Statistics about the coronavirus are vulnerable to manipulation to “prove” a viewpoint but the death count caused by COVID-19 is one statistic that is not open for alternate interpretations. So, when the coronavirus per-capita death count in New Orleans is twice that of New York City, the current epicenter of the global pandemic, people will be searching for an explanation.

A report described as “troubling” by the New York Post was made by Gary Wagner, an economics professor at the University of Louisiana at Lafayette. He said that the Parish of Orleans has a death rate of about 38% in the “Big Easy” compared to the nearly 19% in the “Big Apple”, or NYC. Both rates are based on a count of 100,000 people who have been infected with the virus. The Wall Street Journal first reported Wagner’s findings.

According to WorldoMeter, a China-based statistical tracking webpage, the latest death count for the state of Louisiana is 477 out of 13,010 total confirmed cases or 3.67%. The NY State count is 4159 deaths out of 123,018 cases or 3.38%. The United States' death rate is 2.86% and worldwide, the death rate is 5.45%.  Spain, at nearly 10% and Italy at about 12%, has pushed the global death percentage upward.

Other statistics could play a role in identifying who is more vulnerable to the disease and why. Age is a factor that drives the death rate up for almost any ailment and this has proven to be the case in places like northern Italy and the State of Washington nursing homes.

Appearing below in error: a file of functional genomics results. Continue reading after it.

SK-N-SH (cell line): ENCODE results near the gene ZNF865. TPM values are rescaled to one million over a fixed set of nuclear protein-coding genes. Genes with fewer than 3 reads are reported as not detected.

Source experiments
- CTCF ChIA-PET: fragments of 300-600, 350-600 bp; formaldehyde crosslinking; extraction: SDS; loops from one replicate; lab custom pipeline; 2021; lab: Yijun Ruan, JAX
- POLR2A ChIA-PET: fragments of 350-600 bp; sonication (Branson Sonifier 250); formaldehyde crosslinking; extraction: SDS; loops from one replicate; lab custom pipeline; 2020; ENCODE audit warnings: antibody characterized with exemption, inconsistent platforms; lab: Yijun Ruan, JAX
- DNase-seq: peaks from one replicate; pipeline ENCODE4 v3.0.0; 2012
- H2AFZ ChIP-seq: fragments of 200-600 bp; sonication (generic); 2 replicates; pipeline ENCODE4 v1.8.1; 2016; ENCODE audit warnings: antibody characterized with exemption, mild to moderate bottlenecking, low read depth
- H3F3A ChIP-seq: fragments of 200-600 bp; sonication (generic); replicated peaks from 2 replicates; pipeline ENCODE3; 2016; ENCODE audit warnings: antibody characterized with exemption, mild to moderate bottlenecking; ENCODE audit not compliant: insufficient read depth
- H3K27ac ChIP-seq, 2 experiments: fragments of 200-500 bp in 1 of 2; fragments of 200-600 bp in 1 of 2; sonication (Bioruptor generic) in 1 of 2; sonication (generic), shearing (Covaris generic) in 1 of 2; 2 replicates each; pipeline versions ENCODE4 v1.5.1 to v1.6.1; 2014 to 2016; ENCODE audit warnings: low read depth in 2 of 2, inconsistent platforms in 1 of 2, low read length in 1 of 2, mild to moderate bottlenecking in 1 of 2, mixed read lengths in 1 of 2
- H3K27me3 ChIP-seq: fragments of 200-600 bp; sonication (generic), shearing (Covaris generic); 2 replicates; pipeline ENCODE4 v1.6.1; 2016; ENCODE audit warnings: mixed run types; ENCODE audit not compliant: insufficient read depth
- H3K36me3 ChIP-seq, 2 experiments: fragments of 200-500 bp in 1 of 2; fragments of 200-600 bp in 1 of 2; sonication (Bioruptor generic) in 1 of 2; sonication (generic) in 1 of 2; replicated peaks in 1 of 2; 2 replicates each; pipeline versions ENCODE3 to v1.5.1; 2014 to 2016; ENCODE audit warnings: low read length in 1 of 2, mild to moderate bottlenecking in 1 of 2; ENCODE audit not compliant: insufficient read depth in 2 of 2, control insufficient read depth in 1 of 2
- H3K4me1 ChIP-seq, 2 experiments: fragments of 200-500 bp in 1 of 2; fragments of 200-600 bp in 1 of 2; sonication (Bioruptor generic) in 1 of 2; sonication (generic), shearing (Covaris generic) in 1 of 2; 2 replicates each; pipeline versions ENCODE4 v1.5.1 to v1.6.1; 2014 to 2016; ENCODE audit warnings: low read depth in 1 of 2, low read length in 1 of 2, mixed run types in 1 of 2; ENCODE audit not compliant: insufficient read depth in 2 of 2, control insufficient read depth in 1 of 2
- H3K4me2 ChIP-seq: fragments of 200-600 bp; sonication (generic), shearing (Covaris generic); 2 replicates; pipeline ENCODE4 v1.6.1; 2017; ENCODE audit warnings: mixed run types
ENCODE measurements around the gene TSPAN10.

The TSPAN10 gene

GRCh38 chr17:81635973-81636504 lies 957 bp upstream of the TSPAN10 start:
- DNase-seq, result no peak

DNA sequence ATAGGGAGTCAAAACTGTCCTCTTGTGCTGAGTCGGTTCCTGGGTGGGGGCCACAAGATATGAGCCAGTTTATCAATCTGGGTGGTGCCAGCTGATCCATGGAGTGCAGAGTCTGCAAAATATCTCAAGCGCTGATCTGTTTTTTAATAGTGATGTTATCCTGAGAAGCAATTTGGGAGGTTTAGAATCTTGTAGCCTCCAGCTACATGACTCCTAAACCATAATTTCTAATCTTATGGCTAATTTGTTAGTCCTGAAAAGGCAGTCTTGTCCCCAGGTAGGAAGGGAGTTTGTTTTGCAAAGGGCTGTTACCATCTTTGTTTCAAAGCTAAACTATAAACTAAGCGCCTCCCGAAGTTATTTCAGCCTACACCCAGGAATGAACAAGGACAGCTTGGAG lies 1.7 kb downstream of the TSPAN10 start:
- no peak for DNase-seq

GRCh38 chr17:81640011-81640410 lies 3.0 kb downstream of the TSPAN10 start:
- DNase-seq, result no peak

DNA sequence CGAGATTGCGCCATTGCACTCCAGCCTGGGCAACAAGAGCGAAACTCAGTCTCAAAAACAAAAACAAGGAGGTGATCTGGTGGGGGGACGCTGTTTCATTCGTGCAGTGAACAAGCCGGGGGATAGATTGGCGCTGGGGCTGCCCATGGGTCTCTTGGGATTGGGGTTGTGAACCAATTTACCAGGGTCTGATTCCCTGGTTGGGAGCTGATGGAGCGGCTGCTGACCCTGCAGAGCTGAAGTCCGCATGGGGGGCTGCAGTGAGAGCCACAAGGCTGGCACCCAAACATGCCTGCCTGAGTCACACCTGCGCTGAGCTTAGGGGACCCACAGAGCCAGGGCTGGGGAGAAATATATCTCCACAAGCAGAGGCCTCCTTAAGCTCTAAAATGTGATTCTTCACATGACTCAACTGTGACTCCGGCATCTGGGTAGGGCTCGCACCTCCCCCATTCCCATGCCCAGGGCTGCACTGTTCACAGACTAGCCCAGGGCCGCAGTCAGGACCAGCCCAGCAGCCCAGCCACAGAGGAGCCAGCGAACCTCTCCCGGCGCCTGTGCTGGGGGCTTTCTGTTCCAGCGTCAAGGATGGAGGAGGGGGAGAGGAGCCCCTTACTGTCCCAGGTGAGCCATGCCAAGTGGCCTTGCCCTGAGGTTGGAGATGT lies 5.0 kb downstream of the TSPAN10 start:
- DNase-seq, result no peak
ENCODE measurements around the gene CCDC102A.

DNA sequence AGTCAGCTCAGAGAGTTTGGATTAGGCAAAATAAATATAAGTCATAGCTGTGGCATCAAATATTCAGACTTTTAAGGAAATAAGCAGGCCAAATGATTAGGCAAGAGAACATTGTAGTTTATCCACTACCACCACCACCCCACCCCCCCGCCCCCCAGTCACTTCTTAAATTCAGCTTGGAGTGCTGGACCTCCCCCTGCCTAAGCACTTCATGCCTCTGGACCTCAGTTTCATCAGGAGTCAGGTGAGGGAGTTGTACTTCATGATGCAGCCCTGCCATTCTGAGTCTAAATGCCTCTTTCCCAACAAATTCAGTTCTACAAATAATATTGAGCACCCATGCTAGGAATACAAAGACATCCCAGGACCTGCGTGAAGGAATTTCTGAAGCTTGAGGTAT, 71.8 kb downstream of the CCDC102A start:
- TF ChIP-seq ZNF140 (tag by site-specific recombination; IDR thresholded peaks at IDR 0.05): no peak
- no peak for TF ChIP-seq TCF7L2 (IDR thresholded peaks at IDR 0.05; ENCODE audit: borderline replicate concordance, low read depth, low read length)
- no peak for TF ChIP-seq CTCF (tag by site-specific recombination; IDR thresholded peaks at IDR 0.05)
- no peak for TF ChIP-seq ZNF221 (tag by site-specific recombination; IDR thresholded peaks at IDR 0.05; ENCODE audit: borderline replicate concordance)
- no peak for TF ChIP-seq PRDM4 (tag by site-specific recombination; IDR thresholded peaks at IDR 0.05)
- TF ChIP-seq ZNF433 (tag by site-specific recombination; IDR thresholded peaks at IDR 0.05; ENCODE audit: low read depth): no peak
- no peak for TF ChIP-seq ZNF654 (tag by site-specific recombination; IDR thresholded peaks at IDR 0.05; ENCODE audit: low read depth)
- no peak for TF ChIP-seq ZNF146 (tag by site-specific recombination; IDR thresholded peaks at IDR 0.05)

Louisiana Governor John Bel Edwards believes that other health conditions that he termed “comorbidities” (the simultaneous presence of two chronic diseases or conditions in a patient) have added to the state’s troubling death rates. Included in his list are high rates of obesity, diabetes, hypertension, heart disease and kidney disease, all highly prevalent in Louisiana.

The Governor said, “We have more than our fair share of people who have the comorbidities that make them especially vulnerable.”

Dr. Alex Billioux, the state’s public health chief, said that aggressive steps like an increase in testing are being taken to stop Louisiana from following in Italy’s footsteps on their COVID-19 path.

Dr. Billioux expressed hope along with a warning, “We all look at the video of what’s going on in settings like Italy. We really, really, really hope that we are doing what we need to do to not be on that trajectory. By the end of this epidemic, every family is going to be touched.”

coronavirus patients in New York in a last ditch attempt are being treated with hydroxychloroquine with azithromycin A shortage of medical supplies including personal protection gear for the medical staff may be hampering the U.S. effort to fight the coronavirus pandemic. There is increasing pressure on the Trump administration to redraw the global medical supply chain dominated by China. Photo: Ashkan Forouzani - Unsplash